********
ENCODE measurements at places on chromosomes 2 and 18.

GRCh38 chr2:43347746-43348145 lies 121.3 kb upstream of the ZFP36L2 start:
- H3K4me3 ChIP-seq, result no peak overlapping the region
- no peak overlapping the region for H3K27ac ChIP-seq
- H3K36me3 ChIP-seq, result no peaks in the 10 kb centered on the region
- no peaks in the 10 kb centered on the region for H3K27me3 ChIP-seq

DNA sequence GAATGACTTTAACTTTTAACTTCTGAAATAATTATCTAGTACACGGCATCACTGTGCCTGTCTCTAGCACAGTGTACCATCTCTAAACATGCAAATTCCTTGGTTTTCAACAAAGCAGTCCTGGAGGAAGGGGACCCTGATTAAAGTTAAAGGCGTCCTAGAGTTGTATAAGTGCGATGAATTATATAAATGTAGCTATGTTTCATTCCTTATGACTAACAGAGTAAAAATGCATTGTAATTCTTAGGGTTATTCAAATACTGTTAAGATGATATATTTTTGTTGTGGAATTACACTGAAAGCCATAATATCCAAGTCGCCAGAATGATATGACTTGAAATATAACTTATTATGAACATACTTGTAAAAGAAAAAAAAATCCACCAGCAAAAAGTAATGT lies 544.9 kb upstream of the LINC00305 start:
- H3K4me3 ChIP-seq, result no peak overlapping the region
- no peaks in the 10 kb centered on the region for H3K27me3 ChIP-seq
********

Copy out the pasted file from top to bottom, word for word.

ENCODE measurements at places on chromosomes 2 and 18.

GRCh38 chr2:43347746-43348145 lies 121.3 kb upstream of the ZFP36L2 start:
- H3K4me3 ChIP-seq, result no peak overlapping the region
- no peak overlapping the region for H3K27ac ChIP-seq
- H3K36me3 ChIP-seq, result no peaks in the 10 kb centered on the region
- no peaks in the 10 kb centered on the region for H3K27me3 ChIP-seq

DNA sequence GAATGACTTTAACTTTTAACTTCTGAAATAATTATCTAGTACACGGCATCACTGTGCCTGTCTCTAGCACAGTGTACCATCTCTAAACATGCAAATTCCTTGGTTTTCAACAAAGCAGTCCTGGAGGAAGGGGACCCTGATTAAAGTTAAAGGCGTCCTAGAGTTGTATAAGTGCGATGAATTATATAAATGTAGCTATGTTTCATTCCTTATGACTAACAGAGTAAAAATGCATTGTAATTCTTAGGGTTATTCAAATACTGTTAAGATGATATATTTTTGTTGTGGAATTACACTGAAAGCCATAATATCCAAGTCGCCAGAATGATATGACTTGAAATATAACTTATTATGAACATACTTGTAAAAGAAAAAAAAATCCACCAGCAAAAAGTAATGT lies 544.9 kb upstream of the LINC00305 start:
- H3K4me3 ChIP-seq, result no peak overlapping the region
- no peaks in the 10 kb centered on the region for H3K27me3 ChIP-seq